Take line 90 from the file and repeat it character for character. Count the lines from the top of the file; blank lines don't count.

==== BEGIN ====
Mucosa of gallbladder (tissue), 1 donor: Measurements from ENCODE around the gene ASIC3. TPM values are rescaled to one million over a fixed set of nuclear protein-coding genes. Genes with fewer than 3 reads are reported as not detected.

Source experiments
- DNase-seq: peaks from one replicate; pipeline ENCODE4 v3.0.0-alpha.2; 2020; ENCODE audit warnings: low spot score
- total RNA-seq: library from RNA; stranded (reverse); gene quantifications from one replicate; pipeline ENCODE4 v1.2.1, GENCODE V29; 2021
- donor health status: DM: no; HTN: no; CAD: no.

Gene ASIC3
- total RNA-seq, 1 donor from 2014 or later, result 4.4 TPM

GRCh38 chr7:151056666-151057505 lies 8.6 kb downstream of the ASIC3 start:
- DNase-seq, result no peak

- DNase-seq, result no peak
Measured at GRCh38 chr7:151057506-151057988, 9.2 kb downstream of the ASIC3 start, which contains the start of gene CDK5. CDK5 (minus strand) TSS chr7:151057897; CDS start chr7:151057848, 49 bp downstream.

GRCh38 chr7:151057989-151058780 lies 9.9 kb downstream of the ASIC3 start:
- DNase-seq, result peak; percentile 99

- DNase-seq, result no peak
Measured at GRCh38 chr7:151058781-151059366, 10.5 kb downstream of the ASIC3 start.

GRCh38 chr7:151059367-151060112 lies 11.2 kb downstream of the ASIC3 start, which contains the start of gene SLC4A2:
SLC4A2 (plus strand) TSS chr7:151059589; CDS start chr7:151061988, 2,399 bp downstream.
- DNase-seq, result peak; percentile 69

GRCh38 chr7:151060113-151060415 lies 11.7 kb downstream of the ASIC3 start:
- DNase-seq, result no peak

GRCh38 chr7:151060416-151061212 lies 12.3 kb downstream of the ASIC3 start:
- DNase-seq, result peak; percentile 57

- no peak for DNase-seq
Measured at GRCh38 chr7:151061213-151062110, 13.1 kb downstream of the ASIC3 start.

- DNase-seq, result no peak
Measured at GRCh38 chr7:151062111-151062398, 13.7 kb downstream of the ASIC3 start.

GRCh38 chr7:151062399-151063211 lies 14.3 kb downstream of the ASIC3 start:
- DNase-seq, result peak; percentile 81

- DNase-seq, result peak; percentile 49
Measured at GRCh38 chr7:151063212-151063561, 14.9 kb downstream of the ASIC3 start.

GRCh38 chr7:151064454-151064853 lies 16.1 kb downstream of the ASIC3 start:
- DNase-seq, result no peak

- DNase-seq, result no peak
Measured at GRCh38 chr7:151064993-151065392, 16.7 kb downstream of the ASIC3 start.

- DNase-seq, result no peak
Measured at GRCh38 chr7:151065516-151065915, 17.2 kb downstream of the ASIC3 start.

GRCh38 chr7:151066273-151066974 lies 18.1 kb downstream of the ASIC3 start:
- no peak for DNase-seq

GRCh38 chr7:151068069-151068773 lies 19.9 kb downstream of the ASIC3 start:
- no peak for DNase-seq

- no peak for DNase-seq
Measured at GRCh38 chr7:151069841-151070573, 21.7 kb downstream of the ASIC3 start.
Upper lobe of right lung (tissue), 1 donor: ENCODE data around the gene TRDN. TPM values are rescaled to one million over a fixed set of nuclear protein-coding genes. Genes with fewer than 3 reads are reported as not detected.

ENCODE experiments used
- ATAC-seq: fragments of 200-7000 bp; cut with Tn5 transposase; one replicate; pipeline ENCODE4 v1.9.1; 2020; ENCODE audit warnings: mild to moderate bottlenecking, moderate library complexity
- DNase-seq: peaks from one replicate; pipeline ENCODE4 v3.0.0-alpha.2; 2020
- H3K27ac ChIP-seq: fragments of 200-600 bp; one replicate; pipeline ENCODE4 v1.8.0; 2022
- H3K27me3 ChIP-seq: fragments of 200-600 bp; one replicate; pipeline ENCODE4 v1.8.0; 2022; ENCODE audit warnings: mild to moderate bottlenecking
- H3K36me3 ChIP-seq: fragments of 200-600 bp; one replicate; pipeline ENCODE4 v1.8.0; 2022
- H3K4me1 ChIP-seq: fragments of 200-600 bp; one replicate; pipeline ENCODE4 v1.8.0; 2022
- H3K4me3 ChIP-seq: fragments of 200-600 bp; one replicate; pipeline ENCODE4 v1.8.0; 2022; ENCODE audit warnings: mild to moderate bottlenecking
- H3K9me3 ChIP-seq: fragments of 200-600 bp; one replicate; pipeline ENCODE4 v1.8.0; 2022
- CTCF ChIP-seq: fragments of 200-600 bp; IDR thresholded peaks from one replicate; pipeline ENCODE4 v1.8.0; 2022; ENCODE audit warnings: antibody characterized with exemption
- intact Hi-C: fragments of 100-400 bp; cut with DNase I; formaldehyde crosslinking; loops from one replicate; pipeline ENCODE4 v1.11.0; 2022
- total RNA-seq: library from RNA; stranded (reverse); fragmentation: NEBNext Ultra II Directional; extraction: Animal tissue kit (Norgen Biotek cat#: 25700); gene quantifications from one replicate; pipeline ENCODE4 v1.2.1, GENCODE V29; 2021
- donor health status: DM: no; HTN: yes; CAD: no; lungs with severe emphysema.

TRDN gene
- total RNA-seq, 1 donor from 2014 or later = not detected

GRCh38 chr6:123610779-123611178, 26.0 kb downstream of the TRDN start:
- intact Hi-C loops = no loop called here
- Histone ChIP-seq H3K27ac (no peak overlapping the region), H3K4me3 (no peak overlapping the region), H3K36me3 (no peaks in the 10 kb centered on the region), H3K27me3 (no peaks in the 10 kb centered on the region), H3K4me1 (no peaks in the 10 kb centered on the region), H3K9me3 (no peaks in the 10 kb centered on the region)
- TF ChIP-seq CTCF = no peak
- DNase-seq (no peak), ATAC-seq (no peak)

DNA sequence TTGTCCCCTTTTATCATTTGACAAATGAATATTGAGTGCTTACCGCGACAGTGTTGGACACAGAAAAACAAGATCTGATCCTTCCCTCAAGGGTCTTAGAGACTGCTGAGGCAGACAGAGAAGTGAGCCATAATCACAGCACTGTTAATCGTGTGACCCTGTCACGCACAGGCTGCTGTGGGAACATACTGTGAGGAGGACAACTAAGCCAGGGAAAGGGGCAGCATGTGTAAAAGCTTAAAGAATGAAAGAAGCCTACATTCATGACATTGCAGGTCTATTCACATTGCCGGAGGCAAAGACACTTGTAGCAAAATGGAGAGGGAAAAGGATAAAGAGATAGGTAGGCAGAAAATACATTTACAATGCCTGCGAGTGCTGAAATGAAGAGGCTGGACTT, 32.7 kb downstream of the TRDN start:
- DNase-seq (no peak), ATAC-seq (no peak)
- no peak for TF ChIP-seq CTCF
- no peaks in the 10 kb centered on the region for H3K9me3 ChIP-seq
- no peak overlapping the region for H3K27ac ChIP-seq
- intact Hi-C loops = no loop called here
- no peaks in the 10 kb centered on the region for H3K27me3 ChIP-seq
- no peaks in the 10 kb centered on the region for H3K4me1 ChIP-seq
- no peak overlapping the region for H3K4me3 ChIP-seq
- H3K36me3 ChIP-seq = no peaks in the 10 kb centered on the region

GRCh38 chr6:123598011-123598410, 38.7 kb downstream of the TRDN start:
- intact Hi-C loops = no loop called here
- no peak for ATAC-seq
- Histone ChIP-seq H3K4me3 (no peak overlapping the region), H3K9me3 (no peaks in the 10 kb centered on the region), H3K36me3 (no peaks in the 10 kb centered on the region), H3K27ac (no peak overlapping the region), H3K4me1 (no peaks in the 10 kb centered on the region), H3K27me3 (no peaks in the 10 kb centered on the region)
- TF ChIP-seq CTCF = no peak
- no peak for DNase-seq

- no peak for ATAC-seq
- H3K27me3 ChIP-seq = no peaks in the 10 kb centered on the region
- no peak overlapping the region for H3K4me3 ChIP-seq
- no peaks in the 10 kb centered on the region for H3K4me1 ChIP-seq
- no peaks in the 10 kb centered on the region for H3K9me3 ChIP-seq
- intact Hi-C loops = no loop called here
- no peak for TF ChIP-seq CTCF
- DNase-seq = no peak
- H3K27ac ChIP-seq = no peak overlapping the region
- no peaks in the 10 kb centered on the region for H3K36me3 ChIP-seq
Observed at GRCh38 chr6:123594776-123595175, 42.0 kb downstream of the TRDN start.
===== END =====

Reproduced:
Observed at GRCh38 chr6:123594776-123595175, 42.0 kb downstream of the TRDN start.